The direct care staff didn’t know what to make of this. They were worried for him and afraid for their jobs when he did this. Despite being deemed to be able to spend time unsupervised, staff became strict and scolding when he didn’t behave in a manner that met their expectations. They would respond as if he had personally let them down when he would become upset, destroy property, hurt himself, yell or cry. They wanted to control his challenging behaviors. They wanted to force him to own up to his behavior with the idea that this would make him stop the behavior. “What did you do?” “Did you do that?”, they would ask using accusing voice tones. Their relationships spiraled downhill.  Staff started to question if Joey should be hospitalized for self-harm.

The direct support staff did not know anything about Joey’s past, even though it was known to the agency directors. Perhaps they felt that the direct support staff did not need to know about the years of trauma and abandonment he had experienced from infancy forward, the multiple losses of loved ones, or his nagging fear that if things changed, he might end up back in an institution (an experience in his childhood that he hated and feared). Perhaps they thought, like many people in our field thought, that the past was not relevant to the present behaviors and intervention strategies. When the staff learned about elements of his life story and the array of traumatic experiences, they showed more empathy towards him, however they did not have appropriate training for trauma-informed care.

Joey then transferred to another agency with a different culture, and which also trained their staff on trauma-informed care and how to be social therapists. When they were given information about Joey’s history, they had the necessary tools to create an effective plan. Trained as social therapists, staff were able to recognize triggers and worked proactively to meet Joey’s need for warmth, predictability, and reassurance. They created opportunities to build his self-esteem and engage in meaningful activities. This informed approach had an immediate impact on Joey. He became clearer, more articulate, and much more relaxed. He enjoyed being with his social therapists, engaging in meaningful activities and practicing mindfulness in his daily life. He was also supported in making friends, something for which he had been searching for years.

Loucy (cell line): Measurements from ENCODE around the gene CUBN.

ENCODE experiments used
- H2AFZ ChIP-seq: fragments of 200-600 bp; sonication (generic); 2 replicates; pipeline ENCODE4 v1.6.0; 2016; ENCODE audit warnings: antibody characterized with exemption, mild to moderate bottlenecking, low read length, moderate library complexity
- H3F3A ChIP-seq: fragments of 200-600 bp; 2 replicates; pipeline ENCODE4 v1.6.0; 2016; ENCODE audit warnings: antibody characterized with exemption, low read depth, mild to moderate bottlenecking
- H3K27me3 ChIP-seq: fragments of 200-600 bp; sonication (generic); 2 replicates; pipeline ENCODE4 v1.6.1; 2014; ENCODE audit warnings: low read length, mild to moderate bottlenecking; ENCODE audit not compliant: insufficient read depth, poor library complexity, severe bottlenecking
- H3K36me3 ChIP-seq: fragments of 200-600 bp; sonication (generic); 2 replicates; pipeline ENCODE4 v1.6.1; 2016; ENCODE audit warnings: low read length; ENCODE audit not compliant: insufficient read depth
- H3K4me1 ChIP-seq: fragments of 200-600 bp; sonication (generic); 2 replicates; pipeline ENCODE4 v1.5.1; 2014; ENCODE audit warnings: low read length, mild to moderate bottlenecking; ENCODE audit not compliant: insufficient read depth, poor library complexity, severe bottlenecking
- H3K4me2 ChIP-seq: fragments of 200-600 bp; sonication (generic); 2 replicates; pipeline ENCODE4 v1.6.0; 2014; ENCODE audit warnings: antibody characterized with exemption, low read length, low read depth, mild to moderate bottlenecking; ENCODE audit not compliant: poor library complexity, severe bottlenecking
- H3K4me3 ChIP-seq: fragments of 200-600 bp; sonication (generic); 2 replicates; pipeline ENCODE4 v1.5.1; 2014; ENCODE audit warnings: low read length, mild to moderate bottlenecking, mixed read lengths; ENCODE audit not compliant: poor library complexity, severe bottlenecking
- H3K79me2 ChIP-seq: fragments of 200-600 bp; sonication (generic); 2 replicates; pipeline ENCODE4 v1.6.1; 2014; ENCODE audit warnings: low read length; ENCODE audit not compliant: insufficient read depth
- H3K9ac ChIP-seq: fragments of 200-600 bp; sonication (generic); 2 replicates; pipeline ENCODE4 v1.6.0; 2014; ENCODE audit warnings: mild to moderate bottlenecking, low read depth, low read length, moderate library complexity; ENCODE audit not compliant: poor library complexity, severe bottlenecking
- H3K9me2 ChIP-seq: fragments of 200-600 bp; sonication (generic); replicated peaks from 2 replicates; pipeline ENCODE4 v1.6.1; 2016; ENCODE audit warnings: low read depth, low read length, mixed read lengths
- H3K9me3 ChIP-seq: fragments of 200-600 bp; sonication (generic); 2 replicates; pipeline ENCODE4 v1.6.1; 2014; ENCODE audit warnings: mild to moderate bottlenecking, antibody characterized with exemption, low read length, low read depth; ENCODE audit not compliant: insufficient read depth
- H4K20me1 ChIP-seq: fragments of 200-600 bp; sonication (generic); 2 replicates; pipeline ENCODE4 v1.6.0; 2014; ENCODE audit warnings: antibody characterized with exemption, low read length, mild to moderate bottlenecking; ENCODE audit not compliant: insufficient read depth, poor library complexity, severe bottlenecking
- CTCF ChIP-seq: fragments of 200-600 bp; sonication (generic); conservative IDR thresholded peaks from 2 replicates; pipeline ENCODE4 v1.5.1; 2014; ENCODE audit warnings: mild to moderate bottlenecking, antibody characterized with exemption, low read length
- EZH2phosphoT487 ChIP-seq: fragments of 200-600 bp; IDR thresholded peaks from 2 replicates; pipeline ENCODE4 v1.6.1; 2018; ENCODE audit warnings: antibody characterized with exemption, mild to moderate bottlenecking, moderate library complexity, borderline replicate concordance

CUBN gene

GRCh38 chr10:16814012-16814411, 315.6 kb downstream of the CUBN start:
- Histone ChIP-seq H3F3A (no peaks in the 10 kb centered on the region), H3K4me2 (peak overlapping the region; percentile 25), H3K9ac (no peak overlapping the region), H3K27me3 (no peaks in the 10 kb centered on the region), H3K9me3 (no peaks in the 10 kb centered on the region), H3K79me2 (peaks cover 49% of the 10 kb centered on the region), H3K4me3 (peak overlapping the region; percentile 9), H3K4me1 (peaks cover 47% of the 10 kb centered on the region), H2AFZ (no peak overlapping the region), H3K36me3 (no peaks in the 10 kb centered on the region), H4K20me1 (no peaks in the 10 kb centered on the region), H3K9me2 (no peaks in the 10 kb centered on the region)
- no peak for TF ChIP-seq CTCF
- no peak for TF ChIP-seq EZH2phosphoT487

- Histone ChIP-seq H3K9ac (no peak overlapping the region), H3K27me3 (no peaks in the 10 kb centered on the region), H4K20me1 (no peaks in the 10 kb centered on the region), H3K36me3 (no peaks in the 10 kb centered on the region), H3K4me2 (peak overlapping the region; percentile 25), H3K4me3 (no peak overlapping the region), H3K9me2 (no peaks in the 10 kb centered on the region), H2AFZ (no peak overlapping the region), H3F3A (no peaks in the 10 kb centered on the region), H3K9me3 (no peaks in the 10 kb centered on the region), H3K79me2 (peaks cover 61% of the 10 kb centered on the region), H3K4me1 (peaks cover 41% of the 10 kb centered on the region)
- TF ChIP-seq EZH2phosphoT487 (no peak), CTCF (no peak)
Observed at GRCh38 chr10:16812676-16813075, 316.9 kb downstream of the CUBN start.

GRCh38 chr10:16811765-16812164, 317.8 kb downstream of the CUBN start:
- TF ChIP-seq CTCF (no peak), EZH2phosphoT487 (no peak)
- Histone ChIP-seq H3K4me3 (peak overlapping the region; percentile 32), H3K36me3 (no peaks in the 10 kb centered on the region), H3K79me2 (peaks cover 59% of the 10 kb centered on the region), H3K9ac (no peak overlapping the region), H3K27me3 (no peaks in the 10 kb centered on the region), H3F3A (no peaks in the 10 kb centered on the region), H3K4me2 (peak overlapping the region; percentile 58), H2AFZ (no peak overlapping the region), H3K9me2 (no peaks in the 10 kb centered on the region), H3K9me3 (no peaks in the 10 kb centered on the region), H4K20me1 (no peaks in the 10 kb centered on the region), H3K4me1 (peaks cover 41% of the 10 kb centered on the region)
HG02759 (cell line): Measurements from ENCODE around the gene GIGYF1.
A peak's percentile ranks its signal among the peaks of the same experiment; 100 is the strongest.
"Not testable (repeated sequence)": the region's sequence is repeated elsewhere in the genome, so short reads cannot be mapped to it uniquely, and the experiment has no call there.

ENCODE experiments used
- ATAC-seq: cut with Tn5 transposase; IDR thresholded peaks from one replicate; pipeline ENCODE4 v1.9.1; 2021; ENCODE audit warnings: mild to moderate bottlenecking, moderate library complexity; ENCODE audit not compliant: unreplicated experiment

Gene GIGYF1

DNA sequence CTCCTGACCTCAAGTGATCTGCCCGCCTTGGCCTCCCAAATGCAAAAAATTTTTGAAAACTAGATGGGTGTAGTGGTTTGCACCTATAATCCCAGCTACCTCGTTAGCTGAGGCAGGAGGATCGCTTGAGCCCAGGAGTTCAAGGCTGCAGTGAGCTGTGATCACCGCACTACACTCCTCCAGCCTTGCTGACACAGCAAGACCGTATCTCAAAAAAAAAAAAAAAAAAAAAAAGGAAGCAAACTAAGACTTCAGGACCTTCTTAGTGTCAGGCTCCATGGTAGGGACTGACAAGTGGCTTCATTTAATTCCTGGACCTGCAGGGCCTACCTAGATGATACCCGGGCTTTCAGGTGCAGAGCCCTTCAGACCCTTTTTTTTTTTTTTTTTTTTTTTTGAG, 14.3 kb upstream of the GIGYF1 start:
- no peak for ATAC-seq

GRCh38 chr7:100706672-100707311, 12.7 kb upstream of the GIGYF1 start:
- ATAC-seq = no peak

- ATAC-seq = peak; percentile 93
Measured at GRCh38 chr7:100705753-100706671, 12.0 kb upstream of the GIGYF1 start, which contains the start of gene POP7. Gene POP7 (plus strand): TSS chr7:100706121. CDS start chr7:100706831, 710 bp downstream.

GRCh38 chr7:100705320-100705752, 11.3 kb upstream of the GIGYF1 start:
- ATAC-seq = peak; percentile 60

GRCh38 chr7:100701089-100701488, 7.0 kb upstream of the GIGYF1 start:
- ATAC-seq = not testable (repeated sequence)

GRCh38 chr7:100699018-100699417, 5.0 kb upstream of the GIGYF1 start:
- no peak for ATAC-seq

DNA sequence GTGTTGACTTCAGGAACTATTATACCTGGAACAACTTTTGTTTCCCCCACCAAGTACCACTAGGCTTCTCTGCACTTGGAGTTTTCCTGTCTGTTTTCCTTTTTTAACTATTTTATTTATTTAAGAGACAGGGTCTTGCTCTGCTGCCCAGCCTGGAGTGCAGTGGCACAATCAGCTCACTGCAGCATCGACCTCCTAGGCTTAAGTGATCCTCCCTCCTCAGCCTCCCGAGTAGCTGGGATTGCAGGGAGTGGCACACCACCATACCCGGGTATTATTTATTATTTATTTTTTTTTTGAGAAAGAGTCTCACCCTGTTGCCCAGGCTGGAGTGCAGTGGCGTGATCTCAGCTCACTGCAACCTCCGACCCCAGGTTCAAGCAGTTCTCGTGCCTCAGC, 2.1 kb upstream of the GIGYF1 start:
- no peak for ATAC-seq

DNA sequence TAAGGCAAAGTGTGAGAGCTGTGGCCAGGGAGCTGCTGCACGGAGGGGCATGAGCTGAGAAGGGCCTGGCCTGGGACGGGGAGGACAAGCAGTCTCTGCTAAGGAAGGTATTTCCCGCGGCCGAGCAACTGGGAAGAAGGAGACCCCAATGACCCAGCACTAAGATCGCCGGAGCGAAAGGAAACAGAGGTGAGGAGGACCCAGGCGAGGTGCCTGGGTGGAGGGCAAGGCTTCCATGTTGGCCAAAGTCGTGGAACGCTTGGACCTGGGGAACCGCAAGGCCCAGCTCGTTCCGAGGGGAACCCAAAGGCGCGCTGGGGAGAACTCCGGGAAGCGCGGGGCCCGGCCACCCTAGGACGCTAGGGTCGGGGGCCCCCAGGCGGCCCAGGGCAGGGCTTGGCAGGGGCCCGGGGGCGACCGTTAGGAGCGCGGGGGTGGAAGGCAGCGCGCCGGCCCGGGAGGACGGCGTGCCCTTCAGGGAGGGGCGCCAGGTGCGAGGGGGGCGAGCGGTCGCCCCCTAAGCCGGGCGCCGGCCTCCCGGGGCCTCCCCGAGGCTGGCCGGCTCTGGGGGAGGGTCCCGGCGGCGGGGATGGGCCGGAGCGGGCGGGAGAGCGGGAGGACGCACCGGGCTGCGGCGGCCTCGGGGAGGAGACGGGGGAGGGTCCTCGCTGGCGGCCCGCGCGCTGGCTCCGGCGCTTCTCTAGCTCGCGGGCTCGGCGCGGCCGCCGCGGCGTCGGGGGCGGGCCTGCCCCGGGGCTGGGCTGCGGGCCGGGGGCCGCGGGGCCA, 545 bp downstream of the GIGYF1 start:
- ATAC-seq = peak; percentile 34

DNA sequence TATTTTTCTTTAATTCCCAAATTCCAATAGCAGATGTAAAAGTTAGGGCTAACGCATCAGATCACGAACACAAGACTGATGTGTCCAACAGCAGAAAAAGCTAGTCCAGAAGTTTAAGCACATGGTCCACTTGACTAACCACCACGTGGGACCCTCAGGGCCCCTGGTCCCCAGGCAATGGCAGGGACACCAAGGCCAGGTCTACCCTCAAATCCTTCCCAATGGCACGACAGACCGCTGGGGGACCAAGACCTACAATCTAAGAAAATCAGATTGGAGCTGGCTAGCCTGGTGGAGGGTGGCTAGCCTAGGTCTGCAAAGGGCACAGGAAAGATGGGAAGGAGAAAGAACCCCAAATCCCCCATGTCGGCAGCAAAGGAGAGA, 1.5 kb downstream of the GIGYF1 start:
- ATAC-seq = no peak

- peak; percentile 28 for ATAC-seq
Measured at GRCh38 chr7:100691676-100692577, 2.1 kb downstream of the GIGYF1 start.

As we saw in the two scenarios, staff may be left on their own without education, training or supervisory support, and yet we expected them to be able to effectively help the individuals they are supporting. Furthermore, many culturally normative child-rearing practices are counterproductive and unhelpful to the people who are overcoming trauma. Untrained staff may respond to challenging behaviors with the same harshness they may have experienced from their own caregivers and teachers to make them toe the line. They will often say “see, I turned out alright”, and credit the harsh treatment with their success. We need to consciously help staff see another way to get positive results without resorting to violent communication.13,14

Our staff training therefore needs to start with the basics of human interaction, non-violent communication styles, and affirmative relating, including bonding, attachment and rich communication. Direct supporters need to be taught the fundamentals of trauma and how it effects the body, the cognitions, and the emotions. They need to be able to brainstorm, with clinical support and guidance, and have the means to apply what they are now being exposed to regarding trauma and its treatment, to the daily, even hour by hour needs of the person they are endeavoring to support. They need to be able to talk about the style of interactions they want to pursue, drilling down to tones of voice for example, and the relevant activities that would further the person’s wishes and desires.  They also need to explore together the helpful versus harmful use of power in their relationships with the individuals they support.